case management, long-term care, self-direction



  1. Quach, Emma D. MPA
  2. O'Connor, Darlene (Dee) PhD
  3. McGaffigan, Erin MSW, MS


Purpose: Nationwide people with disabilities are self-directing their long-term care supports through individual budgets. Because these individuals may rely on a "support broker" to assist them in making and executing decisions regarding their budgets, the interactions between the participant and the support broker can influence participant autonomy.


Primary practice setting: Massachusetts piloted a program for 14 participants to receive individual budgets for home and community-based services. Central to this pilot were the participant-designated support brokers, including home care case managers and peer advocates.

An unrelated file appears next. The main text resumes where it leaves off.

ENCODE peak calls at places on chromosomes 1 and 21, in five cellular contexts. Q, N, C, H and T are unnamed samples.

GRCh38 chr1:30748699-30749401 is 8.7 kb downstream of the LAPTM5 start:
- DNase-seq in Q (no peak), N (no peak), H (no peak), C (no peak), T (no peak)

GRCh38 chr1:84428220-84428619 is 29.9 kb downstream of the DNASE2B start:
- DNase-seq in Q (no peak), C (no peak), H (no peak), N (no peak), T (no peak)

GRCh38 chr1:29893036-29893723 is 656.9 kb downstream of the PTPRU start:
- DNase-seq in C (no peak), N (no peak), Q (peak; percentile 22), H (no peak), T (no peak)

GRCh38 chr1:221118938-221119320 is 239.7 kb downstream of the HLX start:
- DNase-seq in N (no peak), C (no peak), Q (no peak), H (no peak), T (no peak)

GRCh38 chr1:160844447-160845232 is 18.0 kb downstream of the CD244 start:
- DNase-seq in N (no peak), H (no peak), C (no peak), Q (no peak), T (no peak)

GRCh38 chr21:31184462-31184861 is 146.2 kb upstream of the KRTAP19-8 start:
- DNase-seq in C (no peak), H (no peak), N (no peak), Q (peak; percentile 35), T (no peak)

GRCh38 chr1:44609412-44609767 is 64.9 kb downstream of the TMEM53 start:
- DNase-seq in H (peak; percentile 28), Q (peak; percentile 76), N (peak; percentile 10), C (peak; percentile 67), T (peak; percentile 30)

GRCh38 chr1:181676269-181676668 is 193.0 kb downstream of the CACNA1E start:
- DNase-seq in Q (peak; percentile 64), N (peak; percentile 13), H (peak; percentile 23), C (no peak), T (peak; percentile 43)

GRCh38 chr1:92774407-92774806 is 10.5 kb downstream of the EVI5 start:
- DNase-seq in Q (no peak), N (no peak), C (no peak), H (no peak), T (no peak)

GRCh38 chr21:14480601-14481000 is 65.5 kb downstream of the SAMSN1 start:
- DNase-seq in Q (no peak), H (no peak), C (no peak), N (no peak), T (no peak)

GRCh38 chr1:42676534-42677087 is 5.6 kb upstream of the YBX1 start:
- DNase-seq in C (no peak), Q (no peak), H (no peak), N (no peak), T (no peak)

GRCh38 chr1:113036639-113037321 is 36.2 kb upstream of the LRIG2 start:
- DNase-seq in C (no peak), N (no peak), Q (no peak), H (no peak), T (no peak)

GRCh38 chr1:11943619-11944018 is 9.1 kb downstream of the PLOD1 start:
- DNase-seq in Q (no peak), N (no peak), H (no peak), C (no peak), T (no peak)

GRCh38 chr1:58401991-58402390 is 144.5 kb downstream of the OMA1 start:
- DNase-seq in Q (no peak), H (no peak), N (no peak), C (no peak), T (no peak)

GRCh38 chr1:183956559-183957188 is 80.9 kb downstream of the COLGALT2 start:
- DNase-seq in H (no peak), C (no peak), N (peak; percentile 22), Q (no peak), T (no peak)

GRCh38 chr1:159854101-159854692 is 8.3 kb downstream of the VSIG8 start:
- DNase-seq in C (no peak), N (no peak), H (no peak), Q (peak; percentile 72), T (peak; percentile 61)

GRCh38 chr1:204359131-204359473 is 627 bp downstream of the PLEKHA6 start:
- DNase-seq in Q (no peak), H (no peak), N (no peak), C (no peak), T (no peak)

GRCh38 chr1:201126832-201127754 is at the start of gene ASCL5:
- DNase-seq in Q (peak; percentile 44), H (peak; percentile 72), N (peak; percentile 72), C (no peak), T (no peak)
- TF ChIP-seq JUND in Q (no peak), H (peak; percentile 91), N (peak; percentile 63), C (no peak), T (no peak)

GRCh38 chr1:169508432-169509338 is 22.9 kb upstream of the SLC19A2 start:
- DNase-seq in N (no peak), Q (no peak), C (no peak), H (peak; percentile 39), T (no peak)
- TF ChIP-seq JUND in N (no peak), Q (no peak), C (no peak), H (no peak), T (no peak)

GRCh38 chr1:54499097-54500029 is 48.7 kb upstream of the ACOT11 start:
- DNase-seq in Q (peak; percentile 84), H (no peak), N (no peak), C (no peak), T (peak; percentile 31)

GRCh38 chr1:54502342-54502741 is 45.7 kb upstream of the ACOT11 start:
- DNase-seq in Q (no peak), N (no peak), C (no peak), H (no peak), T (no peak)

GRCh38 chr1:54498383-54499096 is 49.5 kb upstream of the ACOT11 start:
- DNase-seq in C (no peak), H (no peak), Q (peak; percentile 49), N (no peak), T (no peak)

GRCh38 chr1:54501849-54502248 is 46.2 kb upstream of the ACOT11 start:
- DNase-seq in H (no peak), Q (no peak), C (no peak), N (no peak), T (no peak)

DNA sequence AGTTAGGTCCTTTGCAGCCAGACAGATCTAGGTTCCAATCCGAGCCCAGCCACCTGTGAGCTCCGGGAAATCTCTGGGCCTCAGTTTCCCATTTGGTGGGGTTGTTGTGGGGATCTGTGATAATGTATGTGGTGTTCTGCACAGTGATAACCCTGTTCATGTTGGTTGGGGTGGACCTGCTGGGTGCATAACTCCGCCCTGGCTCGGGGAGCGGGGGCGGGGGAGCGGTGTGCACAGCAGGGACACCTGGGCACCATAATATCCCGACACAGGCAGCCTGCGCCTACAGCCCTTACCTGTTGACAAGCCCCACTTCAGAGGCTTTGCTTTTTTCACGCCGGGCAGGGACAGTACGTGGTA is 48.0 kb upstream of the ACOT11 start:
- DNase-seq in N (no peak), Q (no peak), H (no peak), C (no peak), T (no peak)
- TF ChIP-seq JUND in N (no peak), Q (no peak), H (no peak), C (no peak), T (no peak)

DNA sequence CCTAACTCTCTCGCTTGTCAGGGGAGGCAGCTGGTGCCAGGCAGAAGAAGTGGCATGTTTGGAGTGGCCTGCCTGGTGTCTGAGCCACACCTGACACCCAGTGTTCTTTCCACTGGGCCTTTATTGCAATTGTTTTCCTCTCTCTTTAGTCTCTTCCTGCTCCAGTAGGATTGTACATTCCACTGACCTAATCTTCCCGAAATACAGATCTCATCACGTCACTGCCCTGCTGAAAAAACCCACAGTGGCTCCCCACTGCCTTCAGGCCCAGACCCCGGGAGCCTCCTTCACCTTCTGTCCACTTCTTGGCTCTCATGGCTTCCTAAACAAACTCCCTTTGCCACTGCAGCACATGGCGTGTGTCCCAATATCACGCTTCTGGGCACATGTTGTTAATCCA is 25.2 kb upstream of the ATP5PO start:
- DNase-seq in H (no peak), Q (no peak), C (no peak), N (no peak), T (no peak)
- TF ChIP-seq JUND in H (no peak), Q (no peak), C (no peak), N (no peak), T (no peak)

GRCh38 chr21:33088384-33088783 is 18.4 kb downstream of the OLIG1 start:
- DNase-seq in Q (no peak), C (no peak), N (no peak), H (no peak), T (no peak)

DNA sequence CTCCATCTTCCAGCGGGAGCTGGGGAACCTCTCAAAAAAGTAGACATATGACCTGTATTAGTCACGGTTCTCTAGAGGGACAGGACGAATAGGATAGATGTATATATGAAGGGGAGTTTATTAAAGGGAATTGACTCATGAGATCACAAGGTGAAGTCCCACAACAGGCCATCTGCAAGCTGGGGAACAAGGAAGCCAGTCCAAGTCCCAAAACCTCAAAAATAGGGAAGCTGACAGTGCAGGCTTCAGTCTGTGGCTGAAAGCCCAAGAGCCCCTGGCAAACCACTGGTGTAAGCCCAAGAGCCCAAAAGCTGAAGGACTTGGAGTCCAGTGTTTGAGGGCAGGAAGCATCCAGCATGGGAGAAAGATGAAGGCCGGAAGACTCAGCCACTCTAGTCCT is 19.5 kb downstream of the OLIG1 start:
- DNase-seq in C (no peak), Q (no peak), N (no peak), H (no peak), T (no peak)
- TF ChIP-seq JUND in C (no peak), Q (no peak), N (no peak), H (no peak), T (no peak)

Findings/conclusions: Analysis of data on participants and support brokers indicated that the support brokers struggled with when, how, and how much to assist participants to self-direct.


Implications for case management practice: Case managers or other providers assuming the support broker's role will need proper training if they are to respond skillfully to challenging situations self-direction may bring.